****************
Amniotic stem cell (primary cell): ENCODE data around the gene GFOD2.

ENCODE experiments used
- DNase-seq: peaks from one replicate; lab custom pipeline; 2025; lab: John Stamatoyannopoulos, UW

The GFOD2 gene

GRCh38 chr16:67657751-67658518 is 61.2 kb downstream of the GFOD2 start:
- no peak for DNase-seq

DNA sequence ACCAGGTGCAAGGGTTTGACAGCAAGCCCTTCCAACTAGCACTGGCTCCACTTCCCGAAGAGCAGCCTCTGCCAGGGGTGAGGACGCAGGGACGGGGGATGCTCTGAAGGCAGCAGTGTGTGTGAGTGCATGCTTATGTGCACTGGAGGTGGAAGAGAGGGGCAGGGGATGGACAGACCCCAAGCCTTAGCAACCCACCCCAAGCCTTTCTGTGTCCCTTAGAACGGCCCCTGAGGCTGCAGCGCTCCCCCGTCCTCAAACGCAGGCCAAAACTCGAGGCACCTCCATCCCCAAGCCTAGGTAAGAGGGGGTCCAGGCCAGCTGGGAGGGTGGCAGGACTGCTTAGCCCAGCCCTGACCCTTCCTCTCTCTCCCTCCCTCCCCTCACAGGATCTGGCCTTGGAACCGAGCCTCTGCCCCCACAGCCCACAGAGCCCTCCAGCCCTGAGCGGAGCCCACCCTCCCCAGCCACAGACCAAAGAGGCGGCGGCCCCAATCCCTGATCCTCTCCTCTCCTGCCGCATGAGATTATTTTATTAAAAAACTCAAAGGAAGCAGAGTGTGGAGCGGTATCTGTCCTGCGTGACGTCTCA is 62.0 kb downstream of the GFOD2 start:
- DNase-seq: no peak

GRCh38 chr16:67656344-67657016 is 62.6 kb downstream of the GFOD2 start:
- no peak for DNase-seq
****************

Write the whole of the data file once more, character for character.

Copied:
Amniotic stem cell (primary cell): ENCODE data around the gene GFOD2.

ENCODE experiments used
- DNase-seq: peaks from one replicate; lab custom pipeline; 2025; lab: John Stamatoyannopoulos, UW

The GFOD2 gene

GRCh38 chr16:67657751-67658518 is 61.2 kb downstream of the GFOD2 start:
- no peak for DNase-seq

DNA sequence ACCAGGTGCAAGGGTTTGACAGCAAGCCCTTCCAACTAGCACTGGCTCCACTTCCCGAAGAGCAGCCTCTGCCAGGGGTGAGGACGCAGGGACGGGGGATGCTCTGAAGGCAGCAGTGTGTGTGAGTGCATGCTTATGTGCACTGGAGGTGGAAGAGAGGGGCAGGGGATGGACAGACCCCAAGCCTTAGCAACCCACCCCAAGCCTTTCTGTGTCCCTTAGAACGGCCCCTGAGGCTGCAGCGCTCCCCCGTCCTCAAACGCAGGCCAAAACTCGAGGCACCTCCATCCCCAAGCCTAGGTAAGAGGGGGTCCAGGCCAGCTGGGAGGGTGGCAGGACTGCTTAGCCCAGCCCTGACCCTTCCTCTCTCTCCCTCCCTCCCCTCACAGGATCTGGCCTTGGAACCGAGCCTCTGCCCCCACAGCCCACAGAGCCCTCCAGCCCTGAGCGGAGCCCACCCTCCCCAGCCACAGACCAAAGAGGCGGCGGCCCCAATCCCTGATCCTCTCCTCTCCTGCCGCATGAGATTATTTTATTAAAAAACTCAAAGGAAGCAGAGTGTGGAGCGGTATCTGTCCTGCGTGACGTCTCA is 62.0 kb downstream of the GFOD2 start:
- DNase-seq: no peak

GRCh38 chr16:67656344-67657016 is 62.6 kb downstream of the GFOD2 start:
- no peak for DNase-seq